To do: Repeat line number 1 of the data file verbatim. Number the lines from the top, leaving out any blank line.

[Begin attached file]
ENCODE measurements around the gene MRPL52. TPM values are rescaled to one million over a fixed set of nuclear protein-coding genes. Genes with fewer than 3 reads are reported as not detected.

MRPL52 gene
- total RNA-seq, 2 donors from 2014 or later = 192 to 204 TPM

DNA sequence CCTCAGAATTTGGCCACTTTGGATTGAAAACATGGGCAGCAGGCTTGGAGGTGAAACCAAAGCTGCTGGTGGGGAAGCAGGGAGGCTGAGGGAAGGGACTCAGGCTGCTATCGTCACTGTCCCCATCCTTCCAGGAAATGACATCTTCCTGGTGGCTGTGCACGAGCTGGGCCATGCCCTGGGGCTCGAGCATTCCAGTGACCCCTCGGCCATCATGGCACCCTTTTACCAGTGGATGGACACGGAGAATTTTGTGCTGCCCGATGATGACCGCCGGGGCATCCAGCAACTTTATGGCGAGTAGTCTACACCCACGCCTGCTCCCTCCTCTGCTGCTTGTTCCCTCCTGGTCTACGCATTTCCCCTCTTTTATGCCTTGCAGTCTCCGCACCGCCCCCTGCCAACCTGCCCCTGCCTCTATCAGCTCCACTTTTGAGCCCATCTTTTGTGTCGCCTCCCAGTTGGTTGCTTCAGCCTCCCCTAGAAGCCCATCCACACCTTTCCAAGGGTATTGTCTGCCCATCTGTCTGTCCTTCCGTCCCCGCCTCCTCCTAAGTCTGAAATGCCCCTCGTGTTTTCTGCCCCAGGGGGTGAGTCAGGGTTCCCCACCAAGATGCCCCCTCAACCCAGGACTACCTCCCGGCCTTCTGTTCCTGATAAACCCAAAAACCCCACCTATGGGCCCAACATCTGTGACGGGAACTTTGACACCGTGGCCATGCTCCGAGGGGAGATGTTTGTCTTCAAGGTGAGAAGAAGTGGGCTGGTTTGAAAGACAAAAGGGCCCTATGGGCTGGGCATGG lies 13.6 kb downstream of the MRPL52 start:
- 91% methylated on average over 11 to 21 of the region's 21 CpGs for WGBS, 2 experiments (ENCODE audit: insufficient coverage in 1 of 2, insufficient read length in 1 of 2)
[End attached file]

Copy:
ENCODE measurements around the gene MRPL52. TPM values are rescaled to one million over a fixed set of nuclear protein-coding genes. Genes with fewer than 3 reads are reported as not detected.